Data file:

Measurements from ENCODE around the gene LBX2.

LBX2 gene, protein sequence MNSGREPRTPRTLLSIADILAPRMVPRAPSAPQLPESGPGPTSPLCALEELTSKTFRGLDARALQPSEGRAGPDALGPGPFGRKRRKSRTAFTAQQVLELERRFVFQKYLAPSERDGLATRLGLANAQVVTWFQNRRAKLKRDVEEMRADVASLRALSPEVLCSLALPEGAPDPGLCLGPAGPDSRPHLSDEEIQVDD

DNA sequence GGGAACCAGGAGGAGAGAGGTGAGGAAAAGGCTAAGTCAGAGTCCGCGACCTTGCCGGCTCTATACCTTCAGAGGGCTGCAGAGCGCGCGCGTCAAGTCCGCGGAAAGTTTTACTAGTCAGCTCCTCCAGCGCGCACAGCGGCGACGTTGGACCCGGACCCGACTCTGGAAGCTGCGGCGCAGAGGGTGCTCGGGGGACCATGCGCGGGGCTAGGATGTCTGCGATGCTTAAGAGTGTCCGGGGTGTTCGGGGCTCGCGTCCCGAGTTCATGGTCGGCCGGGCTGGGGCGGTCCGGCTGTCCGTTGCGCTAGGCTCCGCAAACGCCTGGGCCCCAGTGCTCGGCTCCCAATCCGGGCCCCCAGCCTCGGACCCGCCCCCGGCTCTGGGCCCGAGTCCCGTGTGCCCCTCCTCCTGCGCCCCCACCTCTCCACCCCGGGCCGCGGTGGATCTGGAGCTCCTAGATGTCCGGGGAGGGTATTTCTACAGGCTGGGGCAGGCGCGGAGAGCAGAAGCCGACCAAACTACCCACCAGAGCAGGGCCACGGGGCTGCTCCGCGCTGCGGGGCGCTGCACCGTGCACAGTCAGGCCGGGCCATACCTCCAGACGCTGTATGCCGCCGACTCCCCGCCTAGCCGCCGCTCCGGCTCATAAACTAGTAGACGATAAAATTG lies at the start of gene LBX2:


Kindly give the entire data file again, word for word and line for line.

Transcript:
Measurements from ENCODE around the gene LBX2.

LBX2 gene, protein sequence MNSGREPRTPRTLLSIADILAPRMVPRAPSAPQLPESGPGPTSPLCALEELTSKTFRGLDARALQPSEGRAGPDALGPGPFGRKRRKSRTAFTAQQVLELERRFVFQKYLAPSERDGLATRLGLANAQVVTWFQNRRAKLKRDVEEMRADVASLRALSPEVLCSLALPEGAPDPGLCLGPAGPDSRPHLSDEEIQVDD

DNA sequence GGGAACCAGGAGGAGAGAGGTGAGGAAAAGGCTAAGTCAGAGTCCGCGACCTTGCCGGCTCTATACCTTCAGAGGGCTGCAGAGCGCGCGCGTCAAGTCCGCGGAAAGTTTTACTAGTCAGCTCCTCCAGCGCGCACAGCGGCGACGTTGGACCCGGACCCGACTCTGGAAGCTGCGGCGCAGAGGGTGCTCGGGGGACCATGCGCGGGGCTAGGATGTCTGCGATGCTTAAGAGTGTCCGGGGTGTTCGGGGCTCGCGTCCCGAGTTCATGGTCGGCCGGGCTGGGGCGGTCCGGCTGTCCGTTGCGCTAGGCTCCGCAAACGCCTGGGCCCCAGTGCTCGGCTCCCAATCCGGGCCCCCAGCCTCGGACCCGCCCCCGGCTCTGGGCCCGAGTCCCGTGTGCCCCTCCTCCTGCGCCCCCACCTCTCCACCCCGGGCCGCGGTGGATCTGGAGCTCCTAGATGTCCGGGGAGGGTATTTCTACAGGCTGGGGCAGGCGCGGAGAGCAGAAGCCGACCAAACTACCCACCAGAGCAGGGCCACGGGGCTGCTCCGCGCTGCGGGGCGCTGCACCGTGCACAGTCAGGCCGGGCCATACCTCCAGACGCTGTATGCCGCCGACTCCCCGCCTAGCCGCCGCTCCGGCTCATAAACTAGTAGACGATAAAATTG lies at the start of gene LBX2: